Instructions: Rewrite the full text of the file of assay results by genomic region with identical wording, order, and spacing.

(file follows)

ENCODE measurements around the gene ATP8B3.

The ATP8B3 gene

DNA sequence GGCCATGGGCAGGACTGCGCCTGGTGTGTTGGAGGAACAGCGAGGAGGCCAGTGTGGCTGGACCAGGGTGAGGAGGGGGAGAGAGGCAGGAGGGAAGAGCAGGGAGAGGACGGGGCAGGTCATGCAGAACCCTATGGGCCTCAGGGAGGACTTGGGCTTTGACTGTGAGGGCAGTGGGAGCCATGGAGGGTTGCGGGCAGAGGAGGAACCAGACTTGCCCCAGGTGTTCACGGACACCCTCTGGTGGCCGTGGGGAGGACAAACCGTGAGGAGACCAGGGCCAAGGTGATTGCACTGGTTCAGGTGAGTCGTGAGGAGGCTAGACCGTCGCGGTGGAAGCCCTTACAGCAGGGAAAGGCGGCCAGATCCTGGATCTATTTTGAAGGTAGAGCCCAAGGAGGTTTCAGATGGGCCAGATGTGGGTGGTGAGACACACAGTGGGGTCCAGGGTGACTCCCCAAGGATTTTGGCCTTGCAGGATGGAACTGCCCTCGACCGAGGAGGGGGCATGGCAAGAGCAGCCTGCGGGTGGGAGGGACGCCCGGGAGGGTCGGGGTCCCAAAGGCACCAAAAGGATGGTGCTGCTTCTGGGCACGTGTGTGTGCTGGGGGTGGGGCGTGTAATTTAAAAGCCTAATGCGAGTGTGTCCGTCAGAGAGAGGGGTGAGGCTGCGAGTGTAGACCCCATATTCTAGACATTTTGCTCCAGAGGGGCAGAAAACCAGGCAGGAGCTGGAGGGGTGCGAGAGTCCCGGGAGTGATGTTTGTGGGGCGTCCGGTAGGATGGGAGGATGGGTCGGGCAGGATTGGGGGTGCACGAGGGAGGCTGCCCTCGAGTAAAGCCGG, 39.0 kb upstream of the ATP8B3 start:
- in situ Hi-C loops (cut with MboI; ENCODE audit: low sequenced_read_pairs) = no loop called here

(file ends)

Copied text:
ENCODE measurements around the gene ATP8B3.

The ATP8B3 gene

DNA sequence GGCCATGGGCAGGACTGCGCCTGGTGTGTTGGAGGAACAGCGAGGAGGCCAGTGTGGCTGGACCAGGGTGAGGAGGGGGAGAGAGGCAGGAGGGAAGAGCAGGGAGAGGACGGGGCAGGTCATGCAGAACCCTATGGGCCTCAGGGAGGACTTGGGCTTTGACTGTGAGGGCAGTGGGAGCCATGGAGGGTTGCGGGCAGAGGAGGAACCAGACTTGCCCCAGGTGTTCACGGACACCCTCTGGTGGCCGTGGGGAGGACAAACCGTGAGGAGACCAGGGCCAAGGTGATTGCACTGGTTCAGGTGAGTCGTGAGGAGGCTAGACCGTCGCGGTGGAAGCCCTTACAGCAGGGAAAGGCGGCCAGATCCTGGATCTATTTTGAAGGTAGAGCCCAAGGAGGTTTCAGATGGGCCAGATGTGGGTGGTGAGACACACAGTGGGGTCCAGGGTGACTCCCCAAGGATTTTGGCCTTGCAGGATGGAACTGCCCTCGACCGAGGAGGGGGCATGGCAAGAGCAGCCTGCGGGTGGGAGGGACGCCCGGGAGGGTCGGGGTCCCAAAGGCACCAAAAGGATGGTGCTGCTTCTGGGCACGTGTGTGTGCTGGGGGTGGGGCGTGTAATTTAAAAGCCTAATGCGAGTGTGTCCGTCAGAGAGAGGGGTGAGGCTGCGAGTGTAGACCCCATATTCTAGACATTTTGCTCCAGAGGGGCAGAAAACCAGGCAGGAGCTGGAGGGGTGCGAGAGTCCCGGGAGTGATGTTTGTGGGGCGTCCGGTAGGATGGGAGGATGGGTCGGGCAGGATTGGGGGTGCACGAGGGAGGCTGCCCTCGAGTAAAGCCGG, 39.0 kb upstream of the ATP8B3 start:
- in situ Hi-C loops (cut with MboI; ENCODE audit: low sequenced_read_pairs) = no loop called here